Earlier in the year I wrote a post explaining why being great wasn’t really all it was cracked up to be (here it is). But some people; a small number of people actually, really want to be great and are prepared to do what it takes to realise their dreams.
This post is for them.
Over the years I must have read hundreds of “how I became successful” books from Robert Townsend’s excellent book Up the Organisation in the late 1970′s through Thriving on Chaos, Good to Great and Seth Godin’s masterpiece Outliers. Added to that I am also an avid reader of biographies.
So what you have here are the top 5 things that most of those people seem to be able to do all presented in bite-sized portions.
1 – Sweep away the barriers – believe anything is possible.
At the beginning of 1954 some 100,000 after modern man evolved nobody had run a mile within 4 minutes. Roger Bannister changed all that and by the end of the year so had another 4 runners. Why? Because once the mental barrier had been removed people began to believe and with belief comes achievement.
We clutter our lives with all sorts of self-imposed barriers that only serve to hold us back. Sweep these aside and REALLY believe that you can do anything you set your mind to and your world will change forever.
2 – Become obsessed with quality.
I looked up the definition of the word “obsession” and here it is: “a persistent idea or impulse that continually forces its way into consciousness”. Say what you like but consistent high quality always differentiates and the greats have never settled for anything less.
If you want to be great make absolute quality a daily obsession with the small things as well as the big.
3 – Give yourself time to improve.
I’m in the improvement business and let me tell you people do not give themselves enough time to change. Olympic athletes don’t win gold medals without practising, great golfers spend a lot of time with their coaches on the range and you won’t get fit and lose weight without finding the time to look after yourself and work out.
You can’t improve without investing some time and the more you invest the better you’ll get. Full in-boxes, blocked-out calendars, needy staff and the inability to say “no” when you should all conspire against us but if this sounds like your life then I’m afraid your chances of becoming great are as slim as my son’s wallet when we go do the pub.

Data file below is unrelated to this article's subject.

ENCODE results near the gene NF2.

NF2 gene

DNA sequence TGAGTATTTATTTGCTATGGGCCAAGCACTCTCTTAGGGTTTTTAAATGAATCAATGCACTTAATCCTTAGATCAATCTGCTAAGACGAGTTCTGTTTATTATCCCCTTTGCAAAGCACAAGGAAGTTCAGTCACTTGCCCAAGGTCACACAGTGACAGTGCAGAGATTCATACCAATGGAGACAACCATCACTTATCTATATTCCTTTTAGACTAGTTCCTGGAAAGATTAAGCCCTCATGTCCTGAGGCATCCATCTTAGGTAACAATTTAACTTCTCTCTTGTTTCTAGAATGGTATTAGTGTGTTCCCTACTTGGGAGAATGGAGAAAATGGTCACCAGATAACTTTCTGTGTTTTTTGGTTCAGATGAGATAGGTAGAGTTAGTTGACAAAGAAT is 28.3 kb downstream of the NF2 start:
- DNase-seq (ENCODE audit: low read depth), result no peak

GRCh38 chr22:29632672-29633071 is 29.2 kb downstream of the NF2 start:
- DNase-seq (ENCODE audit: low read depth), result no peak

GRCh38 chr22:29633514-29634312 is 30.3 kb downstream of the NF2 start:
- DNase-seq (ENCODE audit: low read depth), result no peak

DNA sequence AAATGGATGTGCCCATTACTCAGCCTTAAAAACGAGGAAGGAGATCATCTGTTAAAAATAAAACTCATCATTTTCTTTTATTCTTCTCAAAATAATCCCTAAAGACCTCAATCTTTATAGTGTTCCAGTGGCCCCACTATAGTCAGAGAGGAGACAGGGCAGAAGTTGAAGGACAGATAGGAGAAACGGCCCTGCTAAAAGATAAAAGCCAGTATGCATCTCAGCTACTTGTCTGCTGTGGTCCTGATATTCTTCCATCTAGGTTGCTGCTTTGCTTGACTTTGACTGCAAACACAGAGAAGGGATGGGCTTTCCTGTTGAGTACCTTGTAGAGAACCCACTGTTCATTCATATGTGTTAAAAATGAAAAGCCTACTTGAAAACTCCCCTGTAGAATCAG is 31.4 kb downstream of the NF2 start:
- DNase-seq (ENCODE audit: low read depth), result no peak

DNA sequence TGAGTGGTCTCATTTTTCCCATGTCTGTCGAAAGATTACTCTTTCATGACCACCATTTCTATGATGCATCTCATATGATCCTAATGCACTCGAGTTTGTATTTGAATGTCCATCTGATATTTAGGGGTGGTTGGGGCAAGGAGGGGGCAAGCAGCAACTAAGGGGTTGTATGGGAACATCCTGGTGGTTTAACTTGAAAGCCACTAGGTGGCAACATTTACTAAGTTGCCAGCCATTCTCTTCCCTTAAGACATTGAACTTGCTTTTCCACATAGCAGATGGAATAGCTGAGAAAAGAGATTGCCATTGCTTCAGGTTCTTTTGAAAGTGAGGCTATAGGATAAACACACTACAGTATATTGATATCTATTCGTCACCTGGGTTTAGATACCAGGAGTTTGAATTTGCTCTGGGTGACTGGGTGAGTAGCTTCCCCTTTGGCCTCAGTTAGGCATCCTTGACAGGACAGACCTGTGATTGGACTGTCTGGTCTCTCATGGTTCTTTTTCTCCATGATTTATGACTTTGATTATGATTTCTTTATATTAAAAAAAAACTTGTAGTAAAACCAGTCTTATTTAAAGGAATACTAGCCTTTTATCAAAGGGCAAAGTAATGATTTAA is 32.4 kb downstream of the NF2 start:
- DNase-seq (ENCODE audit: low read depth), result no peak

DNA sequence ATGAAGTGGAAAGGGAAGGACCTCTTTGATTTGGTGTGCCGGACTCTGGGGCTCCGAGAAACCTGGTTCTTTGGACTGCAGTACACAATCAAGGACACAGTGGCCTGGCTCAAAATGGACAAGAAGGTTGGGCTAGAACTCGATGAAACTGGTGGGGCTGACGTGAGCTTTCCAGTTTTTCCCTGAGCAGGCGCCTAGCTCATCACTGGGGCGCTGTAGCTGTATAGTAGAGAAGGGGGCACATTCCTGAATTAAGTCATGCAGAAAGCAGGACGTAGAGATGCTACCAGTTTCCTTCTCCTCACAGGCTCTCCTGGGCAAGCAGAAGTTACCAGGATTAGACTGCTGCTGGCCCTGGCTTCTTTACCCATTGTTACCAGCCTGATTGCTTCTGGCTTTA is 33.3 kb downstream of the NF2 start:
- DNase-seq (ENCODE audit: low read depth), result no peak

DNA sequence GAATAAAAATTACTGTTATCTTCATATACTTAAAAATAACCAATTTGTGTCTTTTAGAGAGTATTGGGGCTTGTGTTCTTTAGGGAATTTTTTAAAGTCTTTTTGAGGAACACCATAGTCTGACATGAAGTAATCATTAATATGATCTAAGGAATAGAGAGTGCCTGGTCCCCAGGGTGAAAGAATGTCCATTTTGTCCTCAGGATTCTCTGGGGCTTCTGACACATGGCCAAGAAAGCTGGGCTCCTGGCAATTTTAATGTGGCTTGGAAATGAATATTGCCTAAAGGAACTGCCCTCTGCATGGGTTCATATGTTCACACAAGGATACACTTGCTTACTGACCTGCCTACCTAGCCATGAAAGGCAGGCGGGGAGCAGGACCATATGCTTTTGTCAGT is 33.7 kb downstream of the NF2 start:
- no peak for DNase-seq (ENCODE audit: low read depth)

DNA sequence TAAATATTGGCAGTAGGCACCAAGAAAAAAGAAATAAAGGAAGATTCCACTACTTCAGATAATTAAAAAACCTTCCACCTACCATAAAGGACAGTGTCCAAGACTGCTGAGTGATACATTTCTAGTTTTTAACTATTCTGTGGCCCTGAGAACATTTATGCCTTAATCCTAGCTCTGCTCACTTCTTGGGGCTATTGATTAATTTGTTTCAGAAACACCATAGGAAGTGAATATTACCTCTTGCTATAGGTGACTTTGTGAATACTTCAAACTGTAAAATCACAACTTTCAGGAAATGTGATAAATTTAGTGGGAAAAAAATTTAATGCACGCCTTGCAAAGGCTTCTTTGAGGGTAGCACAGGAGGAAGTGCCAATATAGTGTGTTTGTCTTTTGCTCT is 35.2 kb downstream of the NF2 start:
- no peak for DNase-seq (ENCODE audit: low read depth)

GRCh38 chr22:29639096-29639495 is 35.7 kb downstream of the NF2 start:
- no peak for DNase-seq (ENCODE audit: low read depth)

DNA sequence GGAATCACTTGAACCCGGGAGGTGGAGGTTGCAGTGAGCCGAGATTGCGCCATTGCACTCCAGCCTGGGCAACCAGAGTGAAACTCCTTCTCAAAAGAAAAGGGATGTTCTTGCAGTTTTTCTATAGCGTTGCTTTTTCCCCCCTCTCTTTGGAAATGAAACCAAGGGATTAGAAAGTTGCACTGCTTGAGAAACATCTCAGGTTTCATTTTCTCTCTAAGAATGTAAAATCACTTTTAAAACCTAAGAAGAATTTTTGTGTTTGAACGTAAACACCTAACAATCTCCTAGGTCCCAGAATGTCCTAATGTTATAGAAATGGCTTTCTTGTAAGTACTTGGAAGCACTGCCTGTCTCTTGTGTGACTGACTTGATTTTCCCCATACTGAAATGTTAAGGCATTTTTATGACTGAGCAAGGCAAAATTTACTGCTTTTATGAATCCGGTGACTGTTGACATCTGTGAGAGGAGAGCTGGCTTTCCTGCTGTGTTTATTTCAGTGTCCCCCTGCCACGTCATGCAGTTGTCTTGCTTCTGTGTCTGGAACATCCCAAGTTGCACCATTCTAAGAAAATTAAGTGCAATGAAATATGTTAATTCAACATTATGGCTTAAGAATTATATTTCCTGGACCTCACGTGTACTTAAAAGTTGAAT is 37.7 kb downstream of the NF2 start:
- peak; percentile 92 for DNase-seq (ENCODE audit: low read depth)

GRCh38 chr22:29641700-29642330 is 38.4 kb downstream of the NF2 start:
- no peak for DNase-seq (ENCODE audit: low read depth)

I suggest 20 minutes a day to learn or experiment (both are necessary for change) – add that up and it comes out to about 10 days a year all invested in making you better. Now that’s time well spent!
4 – Fail, fail and fail again.
You need to experiment to improve. fact!
You will fail sometimes when you experiment. Fact!
Therefore if you want to improve you have to be prepared to fail, learn from the experience, decide what to do differently and then try it all over again.
Persistence is omnipotent!
5 – Feed yourself with greatness.
Should you reinvent the wheel every time you wanted to go for a drive? I think not.
Should you work out the best way to deliver a presentation from scratch? Nope.
So should you really spend time working out how to do something when somebody else has almost certainly done it already and written a book about it? Of course you shouldn’t but people do.
These days there are plenty of ways to absorb data but until we can have an implant into our brains like in the Matrix (I would start with learning how to play the piano or any kind of dance) we have to do it ourselves. Here are my top four sources of information: -
- Blogs – there are millions of them. You can find them through Google or better yet, by following the right people on Twitter and they’re concise enough to be read and absorbed quickly. Fast food learning right there dear readers.
- Books – still my favourite because of the range and depth of material covered and the fact that the author can take their time conveying their message. Of course you do have to find the time to read it…….
- People – every thing you need to know is known by the people you know and the people who they know. Go out of your way to mix with the right people and soak up what they know and what they can do. Most people are flattered to be asked too.
- Videos – with YouTube and TED.com stuffed with fascinating, informative and extremely easy to watch video content you are never short of something to watch. Check out my top 10 TED video’s here.
What next then?
- Decide if you really want to be great – how much are you prepared to sacrifice?
- Print off this blog post and stick it to your fridge door.
- Do what it says.
Let me start by illustrating the two occasions when training is not a waste of money; that is, you don’t just learn some new things but you actually change as a result.
When you have no choice.
In the 80′s I was a programmer working at a large UK council. I was trained in a database language called IMS (I know you don’t really care but I’m a stickler for factual accuracy) when they decided that the project I was working on would use a different language instead called DB2 (there I go again).